Ethnography and philanthropy: giving is aspiring

Ethnography and Philanthropy
If we take as the assumption that “modern American philanthropy is a consumer marketplace”, then “what, in consumer marketing terms, causes consumers to act; specifically to buy (in commercial terms) or to give?”

This is the starting question in an article written by Tom Watson, publisher of the free onPhilanthropy web publication.

“Can ethnographers help to create the perfect cause? And if nonprofits want to adopt this increasingly important area of social science to mimic their corporate cousins to design campaigns and causes based what anthropologists tell us what are the implications for philanthropy?”

“Clearly, if nonprofits are chartered to serve the public good, the pure creation of products to appeal to consumer interest runs counter to our mission. Those of us raising funds for nonprofits do so because those organizations do worthy things, not because we need to increase marketshare (as worthy a goal as that clearly is for corporations). The role of the consumer anthropologist in philanthropy becomes clearer, I think, when you peer inside an organization’s ongoing fundraising and communications. Here, within the structure of raising and spending funds for a cause, experimentation has been going on for many decades. Any nonprofit involved in a serious direct marketing program must test new methods of attaining donors, almost by definition. At trade shows and conferences, I’ve seen plenty of really visionary fundraisers talk about envelopes, streaming video, clever giveaways, and a wide spectrum of rewards marketing. Even in major gifts at the top of the fundraising food chain good practitioners create “product” all the time: in the form of naming opportunities, events, giving circles and the like.”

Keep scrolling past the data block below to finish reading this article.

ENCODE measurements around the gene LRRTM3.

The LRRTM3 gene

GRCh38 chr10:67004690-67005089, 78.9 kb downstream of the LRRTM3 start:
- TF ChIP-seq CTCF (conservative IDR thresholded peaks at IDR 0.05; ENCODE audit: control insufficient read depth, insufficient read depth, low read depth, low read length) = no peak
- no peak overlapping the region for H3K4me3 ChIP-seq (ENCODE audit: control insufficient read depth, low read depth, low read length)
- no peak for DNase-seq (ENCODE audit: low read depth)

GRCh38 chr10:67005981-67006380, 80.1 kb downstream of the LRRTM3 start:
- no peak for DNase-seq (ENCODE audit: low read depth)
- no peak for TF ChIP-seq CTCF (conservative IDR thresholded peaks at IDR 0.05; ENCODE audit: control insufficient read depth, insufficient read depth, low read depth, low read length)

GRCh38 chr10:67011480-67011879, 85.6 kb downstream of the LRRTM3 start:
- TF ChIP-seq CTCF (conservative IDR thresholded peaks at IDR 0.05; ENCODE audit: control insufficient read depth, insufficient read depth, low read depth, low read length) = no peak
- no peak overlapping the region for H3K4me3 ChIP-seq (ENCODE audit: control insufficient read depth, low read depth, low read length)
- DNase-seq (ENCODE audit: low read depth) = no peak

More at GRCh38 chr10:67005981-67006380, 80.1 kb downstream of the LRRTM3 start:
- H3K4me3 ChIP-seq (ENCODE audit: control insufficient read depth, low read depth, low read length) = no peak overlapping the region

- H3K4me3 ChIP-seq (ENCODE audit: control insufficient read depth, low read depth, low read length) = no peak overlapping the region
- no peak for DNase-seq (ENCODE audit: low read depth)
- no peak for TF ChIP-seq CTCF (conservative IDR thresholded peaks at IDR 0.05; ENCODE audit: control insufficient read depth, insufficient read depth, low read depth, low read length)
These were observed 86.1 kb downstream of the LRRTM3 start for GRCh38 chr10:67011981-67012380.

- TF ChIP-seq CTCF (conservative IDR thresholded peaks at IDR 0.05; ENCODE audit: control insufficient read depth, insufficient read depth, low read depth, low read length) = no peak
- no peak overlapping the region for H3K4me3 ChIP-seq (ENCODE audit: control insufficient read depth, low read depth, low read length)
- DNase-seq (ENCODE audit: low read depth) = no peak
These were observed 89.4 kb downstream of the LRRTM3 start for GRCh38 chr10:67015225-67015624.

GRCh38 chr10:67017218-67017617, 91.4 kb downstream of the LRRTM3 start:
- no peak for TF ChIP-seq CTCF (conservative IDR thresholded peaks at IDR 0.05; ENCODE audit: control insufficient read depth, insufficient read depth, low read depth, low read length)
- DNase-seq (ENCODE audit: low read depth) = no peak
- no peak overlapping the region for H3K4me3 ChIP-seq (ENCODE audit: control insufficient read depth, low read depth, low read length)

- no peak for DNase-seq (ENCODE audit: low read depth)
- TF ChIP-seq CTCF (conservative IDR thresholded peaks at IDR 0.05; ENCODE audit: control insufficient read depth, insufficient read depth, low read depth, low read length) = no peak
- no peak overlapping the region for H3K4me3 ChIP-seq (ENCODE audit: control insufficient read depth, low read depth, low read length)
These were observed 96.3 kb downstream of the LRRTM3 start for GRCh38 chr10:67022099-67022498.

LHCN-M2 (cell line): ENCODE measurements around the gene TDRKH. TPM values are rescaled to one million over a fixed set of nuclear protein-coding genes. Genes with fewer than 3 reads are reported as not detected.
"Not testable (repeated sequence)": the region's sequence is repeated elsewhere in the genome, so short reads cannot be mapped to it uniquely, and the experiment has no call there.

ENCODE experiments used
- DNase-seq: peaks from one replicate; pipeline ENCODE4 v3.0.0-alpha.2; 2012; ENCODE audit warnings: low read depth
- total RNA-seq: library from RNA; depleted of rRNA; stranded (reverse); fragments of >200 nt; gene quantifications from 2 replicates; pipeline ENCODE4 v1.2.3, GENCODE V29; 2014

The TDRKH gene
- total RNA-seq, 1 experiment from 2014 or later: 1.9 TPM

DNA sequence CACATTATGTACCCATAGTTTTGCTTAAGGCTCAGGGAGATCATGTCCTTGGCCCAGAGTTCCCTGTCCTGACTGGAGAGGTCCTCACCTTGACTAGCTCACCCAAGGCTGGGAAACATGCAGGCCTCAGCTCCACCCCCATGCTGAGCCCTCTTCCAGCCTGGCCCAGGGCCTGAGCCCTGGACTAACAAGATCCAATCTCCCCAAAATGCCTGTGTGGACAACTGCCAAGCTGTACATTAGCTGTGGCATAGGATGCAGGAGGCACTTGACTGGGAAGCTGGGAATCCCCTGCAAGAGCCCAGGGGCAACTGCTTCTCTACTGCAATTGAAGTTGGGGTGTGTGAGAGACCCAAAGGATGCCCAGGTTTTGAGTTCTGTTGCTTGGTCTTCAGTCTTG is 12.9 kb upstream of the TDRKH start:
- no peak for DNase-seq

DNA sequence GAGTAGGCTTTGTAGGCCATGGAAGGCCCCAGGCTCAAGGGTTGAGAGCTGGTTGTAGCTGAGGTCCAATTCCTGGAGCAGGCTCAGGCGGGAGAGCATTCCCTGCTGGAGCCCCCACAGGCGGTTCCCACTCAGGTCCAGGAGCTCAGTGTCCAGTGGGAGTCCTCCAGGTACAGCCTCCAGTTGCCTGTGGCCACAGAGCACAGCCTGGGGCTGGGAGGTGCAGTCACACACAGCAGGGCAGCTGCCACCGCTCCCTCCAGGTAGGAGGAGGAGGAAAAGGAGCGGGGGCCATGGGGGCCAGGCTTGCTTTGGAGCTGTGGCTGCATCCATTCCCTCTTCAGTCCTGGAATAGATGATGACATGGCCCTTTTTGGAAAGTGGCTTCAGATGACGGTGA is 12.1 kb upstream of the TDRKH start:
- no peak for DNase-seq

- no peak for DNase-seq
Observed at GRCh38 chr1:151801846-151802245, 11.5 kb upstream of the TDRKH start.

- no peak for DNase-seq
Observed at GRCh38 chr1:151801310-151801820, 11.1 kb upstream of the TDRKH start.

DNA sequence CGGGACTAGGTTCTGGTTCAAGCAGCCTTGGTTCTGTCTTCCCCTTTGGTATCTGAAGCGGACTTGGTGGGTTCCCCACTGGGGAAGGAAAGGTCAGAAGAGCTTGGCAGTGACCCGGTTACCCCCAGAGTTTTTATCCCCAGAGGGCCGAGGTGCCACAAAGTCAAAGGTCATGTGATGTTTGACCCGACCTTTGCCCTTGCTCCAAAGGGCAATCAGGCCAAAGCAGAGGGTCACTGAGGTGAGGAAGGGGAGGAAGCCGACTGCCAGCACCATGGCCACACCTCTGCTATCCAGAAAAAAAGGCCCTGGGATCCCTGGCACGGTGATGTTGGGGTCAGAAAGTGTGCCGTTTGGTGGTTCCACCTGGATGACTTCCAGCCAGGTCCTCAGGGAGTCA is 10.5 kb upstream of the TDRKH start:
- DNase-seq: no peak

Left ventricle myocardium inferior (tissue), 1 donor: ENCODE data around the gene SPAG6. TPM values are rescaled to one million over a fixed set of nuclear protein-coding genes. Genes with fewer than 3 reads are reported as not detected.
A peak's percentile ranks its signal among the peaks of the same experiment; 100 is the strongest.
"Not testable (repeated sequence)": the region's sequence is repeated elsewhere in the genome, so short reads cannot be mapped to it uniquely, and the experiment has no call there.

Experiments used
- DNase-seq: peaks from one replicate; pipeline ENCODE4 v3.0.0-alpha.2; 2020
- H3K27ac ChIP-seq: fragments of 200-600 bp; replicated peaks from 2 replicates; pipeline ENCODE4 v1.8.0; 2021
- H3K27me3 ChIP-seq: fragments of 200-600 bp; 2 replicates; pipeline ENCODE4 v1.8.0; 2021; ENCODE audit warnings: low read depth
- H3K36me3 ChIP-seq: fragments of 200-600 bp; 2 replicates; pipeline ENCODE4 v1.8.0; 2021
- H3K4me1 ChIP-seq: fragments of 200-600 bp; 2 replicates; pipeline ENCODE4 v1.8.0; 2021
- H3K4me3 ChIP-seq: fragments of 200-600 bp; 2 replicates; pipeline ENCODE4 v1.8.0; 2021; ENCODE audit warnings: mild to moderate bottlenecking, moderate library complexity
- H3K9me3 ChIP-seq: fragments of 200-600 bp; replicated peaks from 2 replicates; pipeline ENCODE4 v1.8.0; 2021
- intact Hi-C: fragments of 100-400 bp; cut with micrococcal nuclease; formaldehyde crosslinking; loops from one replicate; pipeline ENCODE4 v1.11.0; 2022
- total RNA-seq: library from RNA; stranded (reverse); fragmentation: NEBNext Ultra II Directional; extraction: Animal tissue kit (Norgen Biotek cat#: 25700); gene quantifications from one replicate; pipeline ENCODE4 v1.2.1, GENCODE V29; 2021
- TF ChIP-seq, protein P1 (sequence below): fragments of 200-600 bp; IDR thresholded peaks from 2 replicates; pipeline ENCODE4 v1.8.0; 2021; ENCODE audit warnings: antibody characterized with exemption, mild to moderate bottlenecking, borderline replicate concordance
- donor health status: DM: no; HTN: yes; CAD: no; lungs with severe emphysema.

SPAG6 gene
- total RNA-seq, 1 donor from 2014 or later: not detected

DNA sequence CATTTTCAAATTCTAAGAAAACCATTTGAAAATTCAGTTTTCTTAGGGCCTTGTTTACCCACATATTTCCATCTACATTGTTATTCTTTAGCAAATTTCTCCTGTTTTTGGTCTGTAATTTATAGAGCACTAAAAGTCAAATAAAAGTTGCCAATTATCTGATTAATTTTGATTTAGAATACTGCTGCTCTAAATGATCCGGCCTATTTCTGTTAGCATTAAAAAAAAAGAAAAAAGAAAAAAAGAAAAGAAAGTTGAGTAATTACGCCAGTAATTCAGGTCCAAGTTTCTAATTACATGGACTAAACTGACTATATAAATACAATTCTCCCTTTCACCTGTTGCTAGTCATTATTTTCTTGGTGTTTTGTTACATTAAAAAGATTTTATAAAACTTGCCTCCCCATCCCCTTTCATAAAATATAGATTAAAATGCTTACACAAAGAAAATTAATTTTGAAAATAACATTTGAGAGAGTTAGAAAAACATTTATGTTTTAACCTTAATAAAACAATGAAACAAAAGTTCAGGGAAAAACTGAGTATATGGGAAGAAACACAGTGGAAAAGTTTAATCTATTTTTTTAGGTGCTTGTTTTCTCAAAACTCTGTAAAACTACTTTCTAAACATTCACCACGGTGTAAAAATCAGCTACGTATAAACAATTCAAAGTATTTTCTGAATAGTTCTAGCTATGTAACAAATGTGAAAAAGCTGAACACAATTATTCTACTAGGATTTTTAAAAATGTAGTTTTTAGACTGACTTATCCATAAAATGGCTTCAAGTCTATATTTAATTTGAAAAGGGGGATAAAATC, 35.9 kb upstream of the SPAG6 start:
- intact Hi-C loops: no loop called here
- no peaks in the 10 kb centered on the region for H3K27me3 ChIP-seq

“What every good fundraiser has to realize is that the particular consumer marketplace that philanthropy inhabits is almost entirely aspirational.”

“When we make the decision to give, it is based on a relatively simple checklist of smaller decisions all of which have to do with how we see ourselves in the world. Brand managers in the consumer world have long understood this. Remember the phrase, “you are what you drive?” You can apply it to what you eat, where you live, what you wear, watch or listen to and how you give.”

“When we make a gift, it is less transactional certainly than a purchase. The desire to fund change, to help the poor, to better society is real and it goes beyond the purely commercial. But we also aspire as we give.”

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